And why is gay sex or contraception or masturbation unreasonable for humanity? Towards the end of the article, Kirkpatrick plunges (bravely) into the dirty details of George’s position on sex. Marriage is a mind-body union, George claims, so marriage requires sex, and sex belongs only in marriage. And only procreative sex belongs in marriage, because the mind-body union is fully realized in reproduction.

What about heterosexual couples who can’t reproduce? George’s answer to this is very poor and requires a sports analogy:

Marriage is designed in part for procreation in the way a baseball team is designed for winning games, he says, but “people who can practice baseball can be teammates without victories on the field.”

In that case, can’t gay couples also be teammates? They can’t reproduce, but they sure can try! (Hat-tip to Sean Penn’s line in Milk.) But seriously, if an infertile couple continues to have good Catholic married intercourse, knowing they’re infertile, then George’s argument falls apart.

But it’s an argument he’ll keep tweaking while the world explodes around him. As George told students in a seminar at the Princeton Theological Seminary last fall,

“Who is supposed to provide education or health care to whom? Health care and education are things that you have to pay for. Resources are always finite…Is it better for education and health care to be provided by governments under socialized systems or by private providers in markets or by some combination?” Those questions, George said, “go beyond the application of moral principles. You can get all the moral principles dead right and not have an answer to any of those questions.”

The good news is that other Catholics beg to differ. A law and theology scholar at Notre Dame calls George’s camp “Rambo Catholics” and “ecclesiastical bullies,” and another (who opposes abortion and gay marriage) thinks it’s bogus to claim that Obama is “morally inferior.” And George’s rise now, after 20 years “out of the public view,” is perhaps a sign of the growing influence of the Christian left. Progressive Christians have proven that the Church is not a doomed relic of the dark ages, but people like George will do their best to preserve that relic—or, more accurately, shape it in the image of their own bizarre prejudices.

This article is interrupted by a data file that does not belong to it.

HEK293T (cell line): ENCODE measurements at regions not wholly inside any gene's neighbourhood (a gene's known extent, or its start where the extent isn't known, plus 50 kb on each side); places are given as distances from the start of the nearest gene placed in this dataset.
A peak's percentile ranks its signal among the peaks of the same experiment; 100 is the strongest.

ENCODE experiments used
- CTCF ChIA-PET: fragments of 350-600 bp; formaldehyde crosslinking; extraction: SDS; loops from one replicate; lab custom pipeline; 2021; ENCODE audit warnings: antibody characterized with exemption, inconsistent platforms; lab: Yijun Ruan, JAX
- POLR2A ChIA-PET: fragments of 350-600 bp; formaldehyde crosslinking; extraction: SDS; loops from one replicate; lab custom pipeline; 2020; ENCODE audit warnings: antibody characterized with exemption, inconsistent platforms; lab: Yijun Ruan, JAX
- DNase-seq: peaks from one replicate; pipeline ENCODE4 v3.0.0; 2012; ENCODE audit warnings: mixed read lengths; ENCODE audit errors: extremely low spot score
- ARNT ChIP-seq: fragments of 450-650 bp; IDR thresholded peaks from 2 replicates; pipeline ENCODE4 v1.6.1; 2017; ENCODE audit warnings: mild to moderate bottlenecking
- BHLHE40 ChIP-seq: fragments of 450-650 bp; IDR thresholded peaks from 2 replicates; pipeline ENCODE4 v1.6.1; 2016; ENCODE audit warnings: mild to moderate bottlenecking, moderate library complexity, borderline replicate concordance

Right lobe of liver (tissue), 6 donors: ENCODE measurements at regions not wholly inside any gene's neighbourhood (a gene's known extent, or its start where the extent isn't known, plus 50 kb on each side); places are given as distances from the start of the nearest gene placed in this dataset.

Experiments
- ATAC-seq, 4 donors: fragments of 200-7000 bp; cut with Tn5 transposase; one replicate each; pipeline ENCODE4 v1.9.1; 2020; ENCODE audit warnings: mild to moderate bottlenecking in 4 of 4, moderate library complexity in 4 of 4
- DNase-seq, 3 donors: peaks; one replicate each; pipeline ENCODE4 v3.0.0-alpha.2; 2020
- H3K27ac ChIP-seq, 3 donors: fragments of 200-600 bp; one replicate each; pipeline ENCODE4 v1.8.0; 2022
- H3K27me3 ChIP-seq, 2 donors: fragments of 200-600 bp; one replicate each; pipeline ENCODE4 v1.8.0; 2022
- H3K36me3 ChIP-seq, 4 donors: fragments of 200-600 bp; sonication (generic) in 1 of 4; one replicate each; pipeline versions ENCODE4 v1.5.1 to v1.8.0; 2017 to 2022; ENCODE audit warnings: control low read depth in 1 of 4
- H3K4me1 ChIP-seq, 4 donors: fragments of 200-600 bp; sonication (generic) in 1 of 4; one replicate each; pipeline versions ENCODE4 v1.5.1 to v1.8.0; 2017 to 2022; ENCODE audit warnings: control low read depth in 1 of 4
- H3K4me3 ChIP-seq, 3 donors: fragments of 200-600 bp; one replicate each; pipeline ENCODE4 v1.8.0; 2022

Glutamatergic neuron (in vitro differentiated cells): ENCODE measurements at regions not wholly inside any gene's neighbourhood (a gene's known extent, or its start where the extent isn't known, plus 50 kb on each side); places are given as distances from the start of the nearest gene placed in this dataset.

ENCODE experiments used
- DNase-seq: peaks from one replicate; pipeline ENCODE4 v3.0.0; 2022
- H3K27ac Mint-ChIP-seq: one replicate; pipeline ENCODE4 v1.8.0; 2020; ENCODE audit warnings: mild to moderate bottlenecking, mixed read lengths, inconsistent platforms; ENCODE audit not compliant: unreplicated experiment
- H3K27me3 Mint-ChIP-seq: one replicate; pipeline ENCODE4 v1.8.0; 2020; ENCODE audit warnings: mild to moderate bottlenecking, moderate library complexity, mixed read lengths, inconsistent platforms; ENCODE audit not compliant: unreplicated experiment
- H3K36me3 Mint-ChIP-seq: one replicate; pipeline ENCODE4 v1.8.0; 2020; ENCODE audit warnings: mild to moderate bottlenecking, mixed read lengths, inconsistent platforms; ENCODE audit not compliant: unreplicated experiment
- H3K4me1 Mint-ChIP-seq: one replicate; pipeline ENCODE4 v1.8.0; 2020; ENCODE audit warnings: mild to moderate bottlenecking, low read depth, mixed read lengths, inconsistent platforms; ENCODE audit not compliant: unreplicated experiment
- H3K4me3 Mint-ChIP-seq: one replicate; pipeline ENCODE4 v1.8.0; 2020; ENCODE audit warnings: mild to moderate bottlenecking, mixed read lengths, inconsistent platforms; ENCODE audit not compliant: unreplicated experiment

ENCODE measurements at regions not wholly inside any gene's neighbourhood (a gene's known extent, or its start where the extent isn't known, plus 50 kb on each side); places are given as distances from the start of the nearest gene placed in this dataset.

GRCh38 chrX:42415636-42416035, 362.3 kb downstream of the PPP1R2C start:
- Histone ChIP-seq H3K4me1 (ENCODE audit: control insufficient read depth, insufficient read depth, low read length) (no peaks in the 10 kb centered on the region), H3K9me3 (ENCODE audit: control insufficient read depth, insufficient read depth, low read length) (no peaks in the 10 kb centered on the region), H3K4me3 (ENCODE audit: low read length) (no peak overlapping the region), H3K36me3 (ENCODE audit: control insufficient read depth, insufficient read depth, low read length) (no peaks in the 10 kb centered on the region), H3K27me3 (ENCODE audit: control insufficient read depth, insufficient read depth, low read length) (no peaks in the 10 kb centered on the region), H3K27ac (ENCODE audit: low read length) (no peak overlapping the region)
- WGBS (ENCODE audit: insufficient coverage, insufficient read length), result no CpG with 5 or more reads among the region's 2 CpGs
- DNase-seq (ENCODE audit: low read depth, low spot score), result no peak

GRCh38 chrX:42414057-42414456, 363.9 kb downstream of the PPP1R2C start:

So, George will keep writing theological (or “reason-based,” if that will get him farther) denunciations of anal and oral sex (since during and only during vaginal intercourse, two bodies “are biologically united”) and books like Embryo, the story of a frozen embryo rescued during Hurricane Katrina (which makes God knows what point).

George’s biology is a little wacky, but his morals are downright chilling. And I would like him to look me in the eye and tell me that Christ died for morals like his.

News Law and Policy

Texas Lawmaker’s ‘Coerced Abortion’ Campaign ‘Wildly Divorced From Reality’

Teddy Wilson

Anti-choice groups and lawmakers in Texas are charging that coerced abortion has reached epidemic levels, citing bogus research published by researchers who oppose legal abortion care.

A Texas GOP lawmaker has teamed up with an anti-choice organization to raise awareness about the supposed prevalence of forced or coerced abortion, which critics say is “wildly divorced from reality.”

Rep. Molly White (R-Belton) during a press conference at the state capitol on July 13 announced an effort to raise awareness among public officials and law enforcement that forced abortion is illegal in Texas.

White said in a statement that she is proud to work alongside The Justice Foundation (TJF), an anti-choice group, in its efforts to tell law enforcement officers about their role in intervening when a pregnant person is being forced to terminate a pregnancy. 

“Because the law against forced abortions in Texas is not well known, The Justice Foundation is offering free training to police departments and child protective service offices throughout the State on the subject of forced abortion,” White said.

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White was joined at the press conference by Allan Parker, the president of The Justice Foundation, a “Christian faith-based organization” that represents clients in lawsuits related to conservative political causes.